Minter: 2010 To Exit With Non-Fillable Shoes
By Rick Minter | Senior Writer
The remaining days of the 2010 NASCAR season likely will be dominated by talk of what was won during the year – who won the races and the championships. Will it be Jimmie Johnson winning a record fifth straight Sprint Cup championship, or will it be Denny Hamlin or Kevin Harvick winning their first?
But once the checkered flags fall on the finales at Homestead, the sizing up of the year will begin, and it looks as if there will be more stories about what was lost than about what was won.
In the loss column are some of the people who were icons of the sport. Jim Hunter, the NASCAR vice president who had been a fixture at tracks like Talladega and Darlington for ages but stepped in when NASCAR needed some PR magic in the days following Dale Earnhardt’s fatal crash and helped steer the sport back on course, was lost to cancer.
Ed Shull, the long-time Gatorade rep on the NASCAR trail who made significant contributions that many outsiders never saw, also left us this year as did Jeff Byrd, the fine promoter of NASCAR and NHRA racing at Bristol, and Jack Flowers, the journalist who like many of his peers gave more to the sport than it ever gave back.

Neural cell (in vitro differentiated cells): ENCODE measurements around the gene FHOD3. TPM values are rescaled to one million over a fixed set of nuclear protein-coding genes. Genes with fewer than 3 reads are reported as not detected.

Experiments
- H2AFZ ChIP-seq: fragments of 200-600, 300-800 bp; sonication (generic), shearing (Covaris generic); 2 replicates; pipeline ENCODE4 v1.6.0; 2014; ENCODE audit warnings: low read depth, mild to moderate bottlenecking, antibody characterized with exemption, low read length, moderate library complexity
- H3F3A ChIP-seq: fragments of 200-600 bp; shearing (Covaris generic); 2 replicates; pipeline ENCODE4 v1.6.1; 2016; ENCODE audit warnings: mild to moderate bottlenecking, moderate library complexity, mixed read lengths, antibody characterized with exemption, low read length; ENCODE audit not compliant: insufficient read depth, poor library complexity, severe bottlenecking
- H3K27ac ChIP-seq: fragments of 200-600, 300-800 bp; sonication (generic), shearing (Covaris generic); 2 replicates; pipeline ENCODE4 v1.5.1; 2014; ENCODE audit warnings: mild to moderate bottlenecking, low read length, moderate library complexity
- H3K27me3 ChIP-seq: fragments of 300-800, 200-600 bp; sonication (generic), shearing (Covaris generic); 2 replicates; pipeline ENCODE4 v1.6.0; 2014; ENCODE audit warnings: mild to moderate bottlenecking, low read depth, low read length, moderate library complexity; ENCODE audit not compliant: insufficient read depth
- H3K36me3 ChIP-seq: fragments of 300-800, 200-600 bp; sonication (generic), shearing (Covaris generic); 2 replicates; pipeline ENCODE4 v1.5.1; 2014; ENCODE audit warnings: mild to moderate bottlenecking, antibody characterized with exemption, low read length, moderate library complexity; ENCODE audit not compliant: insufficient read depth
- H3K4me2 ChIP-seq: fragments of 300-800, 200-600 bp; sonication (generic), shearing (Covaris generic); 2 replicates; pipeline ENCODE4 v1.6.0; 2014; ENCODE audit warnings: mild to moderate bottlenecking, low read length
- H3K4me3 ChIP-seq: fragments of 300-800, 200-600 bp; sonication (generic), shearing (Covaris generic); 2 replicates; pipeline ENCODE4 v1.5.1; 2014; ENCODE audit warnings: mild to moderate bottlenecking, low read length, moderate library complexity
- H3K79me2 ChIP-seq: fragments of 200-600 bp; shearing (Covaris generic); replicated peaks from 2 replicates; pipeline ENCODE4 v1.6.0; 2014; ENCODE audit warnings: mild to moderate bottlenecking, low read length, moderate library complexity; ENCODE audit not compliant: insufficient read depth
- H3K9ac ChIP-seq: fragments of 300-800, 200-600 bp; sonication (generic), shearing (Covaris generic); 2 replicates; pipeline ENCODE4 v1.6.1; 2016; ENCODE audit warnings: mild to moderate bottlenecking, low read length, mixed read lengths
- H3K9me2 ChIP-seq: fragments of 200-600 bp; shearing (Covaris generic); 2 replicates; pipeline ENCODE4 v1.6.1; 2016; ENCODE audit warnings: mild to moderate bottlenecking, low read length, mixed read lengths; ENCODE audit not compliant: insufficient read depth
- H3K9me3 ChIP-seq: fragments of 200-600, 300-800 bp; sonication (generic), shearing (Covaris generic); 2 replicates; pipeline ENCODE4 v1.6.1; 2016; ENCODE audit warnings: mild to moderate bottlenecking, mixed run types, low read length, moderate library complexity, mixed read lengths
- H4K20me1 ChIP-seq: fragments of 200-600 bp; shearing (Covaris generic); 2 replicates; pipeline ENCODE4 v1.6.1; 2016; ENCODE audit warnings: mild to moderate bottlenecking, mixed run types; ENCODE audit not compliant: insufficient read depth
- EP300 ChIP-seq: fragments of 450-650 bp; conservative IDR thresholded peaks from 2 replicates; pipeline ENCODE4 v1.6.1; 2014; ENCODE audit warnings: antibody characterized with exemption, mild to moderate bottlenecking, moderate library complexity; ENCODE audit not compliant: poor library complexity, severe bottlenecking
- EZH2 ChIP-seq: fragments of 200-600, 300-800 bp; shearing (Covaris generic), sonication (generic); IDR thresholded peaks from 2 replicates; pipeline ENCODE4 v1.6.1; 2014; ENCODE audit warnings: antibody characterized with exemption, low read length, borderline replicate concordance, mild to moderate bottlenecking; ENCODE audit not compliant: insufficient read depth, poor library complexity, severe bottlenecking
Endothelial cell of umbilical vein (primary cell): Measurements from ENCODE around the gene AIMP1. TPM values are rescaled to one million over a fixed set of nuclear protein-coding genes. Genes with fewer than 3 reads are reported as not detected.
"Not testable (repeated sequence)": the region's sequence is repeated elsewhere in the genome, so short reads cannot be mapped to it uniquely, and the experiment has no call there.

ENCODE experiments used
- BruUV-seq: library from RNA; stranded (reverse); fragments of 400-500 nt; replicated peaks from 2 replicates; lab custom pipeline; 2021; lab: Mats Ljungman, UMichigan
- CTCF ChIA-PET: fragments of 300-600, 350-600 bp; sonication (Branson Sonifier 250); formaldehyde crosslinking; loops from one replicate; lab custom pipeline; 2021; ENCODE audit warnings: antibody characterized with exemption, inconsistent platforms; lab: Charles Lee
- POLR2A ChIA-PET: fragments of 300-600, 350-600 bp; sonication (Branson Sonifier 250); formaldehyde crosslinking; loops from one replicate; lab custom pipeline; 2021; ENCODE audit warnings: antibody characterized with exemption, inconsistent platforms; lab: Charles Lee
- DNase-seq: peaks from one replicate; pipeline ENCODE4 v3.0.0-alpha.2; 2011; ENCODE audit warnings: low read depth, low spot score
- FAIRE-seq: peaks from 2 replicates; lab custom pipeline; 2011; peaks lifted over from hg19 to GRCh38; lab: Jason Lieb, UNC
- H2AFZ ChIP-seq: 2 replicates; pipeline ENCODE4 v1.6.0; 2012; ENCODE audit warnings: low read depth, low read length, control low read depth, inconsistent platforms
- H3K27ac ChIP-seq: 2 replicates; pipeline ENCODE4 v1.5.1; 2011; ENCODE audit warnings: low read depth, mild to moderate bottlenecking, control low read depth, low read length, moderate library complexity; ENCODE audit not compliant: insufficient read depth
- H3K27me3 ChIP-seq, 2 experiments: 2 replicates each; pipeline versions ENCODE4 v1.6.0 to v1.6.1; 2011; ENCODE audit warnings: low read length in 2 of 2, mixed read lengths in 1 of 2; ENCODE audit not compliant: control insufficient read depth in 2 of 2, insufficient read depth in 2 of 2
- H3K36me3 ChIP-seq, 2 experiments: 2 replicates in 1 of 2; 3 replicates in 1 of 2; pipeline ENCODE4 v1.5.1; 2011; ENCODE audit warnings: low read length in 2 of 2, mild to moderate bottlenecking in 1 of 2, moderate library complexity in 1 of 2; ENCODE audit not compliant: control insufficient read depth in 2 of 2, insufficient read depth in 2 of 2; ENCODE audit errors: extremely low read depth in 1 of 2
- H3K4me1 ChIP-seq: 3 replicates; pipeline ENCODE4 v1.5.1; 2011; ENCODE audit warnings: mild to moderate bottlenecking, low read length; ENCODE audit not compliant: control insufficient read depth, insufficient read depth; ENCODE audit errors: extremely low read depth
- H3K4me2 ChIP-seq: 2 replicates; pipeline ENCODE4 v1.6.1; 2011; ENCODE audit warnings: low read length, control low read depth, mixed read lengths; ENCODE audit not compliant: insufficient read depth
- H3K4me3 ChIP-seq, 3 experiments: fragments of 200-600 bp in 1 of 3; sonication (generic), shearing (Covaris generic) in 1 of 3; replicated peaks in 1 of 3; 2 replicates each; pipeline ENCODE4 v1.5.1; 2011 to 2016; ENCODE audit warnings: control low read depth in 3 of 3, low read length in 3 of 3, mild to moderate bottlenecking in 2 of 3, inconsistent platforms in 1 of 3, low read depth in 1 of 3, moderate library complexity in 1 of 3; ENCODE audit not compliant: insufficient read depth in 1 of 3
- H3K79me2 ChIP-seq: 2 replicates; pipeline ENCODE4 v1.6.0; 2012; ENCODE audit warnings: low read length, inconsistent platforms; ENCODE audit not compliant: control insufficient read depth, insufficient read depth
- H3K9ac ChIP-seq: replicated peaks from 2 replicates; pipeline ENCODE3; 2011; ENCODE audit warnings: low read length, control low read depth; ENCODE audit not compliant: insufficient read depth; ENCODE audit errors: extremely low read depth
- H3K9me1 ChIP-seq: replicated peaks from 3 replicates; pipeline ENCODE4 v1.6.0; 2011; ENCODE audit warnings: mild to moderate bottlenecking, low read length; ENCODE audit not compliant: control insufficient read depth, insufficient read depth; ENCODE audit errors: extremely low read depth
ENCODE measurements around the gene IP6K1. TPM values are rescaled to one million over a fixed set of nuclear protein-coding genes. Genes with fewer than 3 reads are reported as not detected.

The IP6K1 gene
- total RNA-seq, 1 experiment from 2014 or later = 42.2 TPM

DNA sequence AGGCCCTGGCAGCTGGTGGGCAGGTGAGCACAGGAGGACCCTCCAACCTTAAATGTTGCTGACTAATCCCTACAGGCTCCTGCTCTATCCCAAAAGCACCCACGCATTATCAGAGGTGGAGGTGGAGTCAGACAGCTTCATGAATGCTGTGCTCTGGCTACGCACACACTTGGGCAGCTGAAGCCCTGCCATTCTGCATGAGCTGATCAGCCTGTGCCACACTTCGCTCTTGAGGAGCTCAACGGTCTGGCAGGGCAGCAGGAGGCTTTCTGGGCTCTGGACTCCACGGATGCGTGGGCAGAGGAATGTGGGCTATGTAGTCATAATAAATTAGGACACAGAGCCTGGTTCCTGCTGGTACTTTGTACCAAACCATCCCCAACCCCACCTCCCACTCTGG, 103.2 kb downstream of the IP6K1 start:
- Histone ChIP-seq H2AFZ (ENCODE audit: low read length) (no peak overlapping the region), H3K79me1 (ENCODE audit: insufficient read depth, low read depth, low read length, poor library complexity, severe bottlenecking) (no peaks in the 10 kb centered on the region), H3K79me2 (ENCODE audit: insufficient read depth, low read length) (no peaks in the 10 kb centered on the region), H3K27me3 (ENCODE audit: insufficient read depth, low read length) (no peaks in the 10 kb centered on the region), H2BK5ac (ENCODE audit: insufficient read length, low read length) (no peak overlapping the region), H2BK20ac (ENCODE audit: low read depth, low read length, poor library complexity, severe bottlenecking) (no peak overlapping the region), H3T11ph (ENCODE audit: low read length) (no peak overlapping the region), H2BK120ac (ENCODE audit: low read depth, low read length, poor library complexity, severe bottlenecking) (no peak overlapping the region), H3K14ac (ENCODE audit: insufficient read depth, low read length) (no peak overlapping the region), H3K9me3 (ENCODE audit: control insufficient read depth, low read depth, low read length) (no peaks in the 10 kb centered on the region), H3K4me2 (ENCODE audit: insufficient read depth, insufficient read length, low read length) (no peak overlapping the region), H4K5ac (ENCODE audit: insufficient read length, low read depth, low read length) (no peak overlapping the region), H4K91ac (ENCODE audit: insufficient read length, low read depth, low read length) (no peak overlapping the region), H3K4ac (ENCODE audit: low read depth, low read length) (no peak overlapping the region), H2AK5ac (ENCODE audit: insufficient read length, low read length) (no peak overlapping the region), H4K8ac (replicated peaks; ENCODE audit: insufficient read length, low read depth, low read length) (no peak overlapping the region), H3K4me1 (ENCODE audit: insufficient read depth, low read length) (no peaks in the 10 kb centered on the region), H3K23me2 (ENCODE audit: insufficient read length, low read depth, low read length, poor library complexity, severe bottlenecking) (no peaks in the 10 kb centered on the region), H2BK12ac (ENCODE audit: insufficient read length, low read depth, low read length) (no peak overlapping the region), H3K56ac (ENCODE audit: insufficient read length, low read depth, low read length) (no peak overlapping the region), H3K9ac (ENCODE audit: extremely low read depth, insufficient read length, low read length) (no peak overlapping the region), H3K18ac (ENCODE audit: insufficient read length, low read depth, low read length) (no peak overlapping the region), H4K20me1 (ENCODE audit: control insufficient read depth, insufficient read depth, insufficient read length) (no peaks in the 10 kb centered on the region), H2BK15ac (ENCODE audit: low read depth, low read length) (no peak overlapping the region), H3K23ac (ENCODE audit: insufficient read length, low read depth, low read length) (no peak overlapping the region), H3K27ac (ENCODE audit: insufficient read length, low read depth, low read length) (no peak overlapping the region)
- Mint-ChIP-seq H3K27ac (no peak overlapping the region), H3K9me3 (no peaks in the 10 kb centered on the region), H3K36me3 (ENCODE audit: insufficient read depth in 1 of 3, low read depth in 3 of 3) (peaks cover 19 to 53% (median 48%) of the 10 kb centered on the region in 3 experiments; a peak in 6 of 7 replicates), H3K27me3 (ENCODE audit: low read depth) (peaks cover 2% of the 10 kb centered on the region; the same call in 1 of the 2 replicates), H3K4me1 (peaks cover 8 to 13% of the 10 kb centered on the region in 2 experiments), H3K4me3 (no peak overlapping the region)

Two tracks that hosted Nationwide and Camping World Truck Series races appear to be lost. Memphis Motorsports Park goes on the auction block next month, and Gateway International Raceway apparently has hosted its last races, as has the historic Fairgrounds Raceway in Nashville.
Atlanta Motor Speedway, one of the cornerstone superspeedways of the sport, lost one of its two Sprint Cup race dates.
Tracks everywhere have had difficulty selling tickets, leading to gaping gaps in the crowds, and whole seating sections covered with banners. TV viewership has dropped off again this year, on top of drops in the past two years, numbers that indicate that millions of people who once watched NASCAR races are now finding something else to do on Sunday afternoons.
South Carolina’s Cale Yarborough put it the most bluntly, telling his home state newspaper, The State, “Let’s face it; People have lost interest.”
It’s a surprise to read that in The State. It’s been years since that paper regularly staffed NASCAR races. And The State isn’t alone. NASCAR beat writers were among the first to go when newspapers began slashing budgets a few years back.
NASCAR may well recover and return to its previous peak level of attendance and TV viewership, but will it be able to do so without the guidance of people like Jim Hunter, Ed Shull and Jeff Byrd and without the coverage and commentary and sometimes criticism provided by people like the late Jack Flowers and the late David Poole and the reporters who have lost their jobs in recent years?
It brings to mind a line from an old George Jones song, a line that goes:
“Who’s gonna give their heart and soul to get to me and you,
Lord I wonder, who’s gonna fill their shoes?”
– Rick Minter can be reached at firstname.lastname@example.orgNo Comment